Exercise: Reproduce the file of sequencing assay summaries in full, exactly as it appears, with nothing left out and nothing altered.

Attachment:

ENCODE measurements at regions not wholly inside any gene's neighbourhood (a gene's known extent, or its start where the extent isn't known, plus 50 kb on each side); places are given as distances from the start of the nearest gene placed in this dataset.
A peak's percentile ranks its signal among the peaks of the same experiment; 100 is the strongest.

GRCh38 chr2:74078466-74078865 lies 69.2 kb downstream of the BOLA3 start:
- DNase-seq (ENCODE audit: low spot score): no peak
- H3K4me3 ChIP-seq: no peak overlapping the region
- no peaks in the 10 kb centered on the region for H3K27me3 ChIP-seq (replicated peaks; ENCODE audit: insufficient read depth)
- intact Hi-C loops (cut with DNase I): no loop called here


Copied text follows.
ENCODE measurements at regions not wholly inside any gene's neighbourhood (a gene's known extent, or its start where the extent isn't known, plus 50 kb on each side); places are given as distances from the start of the nearest gene placed in this dataset.
A peak's percentile ranks its signal among the peaks of the same experiment; 100 is the strongest.

GRCh38 chr2:74078466-74078865 lies 69.2 kb downstream of the BOLA3 start:
- DNase-seq (ENCODE audit: low spot score): no peak
- H3K4me3 ChIP-seq: no peak overlapping the region
- no peaks in the 10 kb centered on the region for H3K27me3 ChIP-seq (replicated peaks; ENCODE audit: insufficient read depth)
- intact Hi-C loops (cut with DNase I): no loop called here